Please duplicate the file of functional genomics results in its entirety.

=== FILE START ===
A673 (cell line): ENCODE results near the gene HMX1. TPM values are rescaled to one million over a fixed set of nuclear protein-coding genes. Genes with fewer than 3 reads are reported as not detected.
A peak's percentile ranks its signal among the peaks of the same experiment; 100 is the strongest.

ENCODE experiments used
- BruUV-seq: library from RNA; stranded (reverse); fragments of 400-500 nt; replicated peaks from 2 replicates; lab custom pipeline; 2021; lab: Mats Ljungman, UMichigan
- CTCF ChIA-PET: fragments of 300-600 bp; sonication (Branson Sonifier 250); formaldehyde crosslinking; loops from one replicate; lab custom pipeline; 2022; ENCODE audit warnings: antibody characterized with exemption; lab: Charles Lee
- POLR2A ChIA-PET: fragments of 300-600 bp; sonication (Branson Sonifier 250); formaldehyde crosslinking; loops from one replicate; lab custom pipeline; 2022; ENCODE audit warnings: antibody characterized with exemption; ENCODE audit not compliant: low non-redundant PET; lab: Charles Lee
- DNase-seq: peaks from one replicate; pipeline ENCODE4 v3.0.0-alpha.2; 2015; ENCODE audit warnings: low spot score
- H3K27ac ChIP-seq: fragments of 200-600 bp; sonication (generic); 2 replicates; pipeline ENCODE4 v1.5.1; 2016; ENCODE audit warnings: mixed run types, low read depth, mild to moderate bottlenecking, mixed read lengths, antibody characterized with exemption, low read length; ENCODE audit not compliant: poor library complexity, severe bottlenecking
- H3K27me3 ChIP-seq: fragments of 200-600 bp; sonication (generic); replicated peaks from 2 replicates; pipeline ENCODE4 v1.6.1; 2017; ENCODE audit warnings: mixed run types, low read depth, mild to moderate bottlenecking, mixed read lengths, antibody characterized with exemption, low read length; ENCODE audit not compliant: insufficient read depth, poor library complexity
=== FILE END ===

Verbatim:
A673 (cell line): ENCODE results near the gene HMX1. TPM values are rescaled to one million over a fixed set of nuclear protein-coding genes. Genes with fewer than 3 reads are reported as not detected.
A peak's percentile ranks its signal among the peaks of the same experiment; 100 is the strongest.

ENCODE experiments used
- BruUV-seq: library from RNA; stranded (reverse); fragments of 400-500 nt; replicated peaks from 2 replicates; lab custom pipeline; 2021; lab: Mats Ljungman, UMichigan
- CTCF ChIA-PET: fragments of 300-600 bp; sonication (Branson Sonifier 250); formaldehyde crosslinking; loops from one replicate; lab custom pipeline; 2022; ENCODE audit warnings: antibody characterized with exemption; lab: Charles Lee
- POLR2A ChIA-PET: fragments of 300-600 bp; sonication (Branson Sonifier 250); formaldehyde crosslinking; loops from one replicate; lab custom pipeline; 2022; ENCODE audit warnings: antibody characterized with exemption; ENCODE audit not compliant: low non-redundant PET; lab: Charles Lee
- DNase-seq: peaks from one replicate; pipeline ENCODE4 v3.0.0-alpha.2; 2015; ENCODE audit warnings: low spot score
- H3K27ac ChIP-seq: fragments of 200-600 bp; sonication (generic); 2 replicates; pipeline ENCODE4 v1.5.1; 2016; ENCODE audit warnings: mixed run types, low read depth, mild to moderate bottlenecking, mixed read lengths, antibody characterized with exemption, low read length; ENCODE audit not compliant: poor library complexity, severe bottlenecking
- H3K27me3 ChIP-seq: fragments of 200-600 bp; sonication (generic); replicated peaks from 2 replicates; pipeline ENCODE4 v1.6.1; 2017; ENCODE audit warnings: mixed run types, low read depth, mild to moderate bottlenecking, mixed read lengths, antibody characterized with exemption, low read length; ENCODE audit not compliant: insufficient read depth, poor library complexity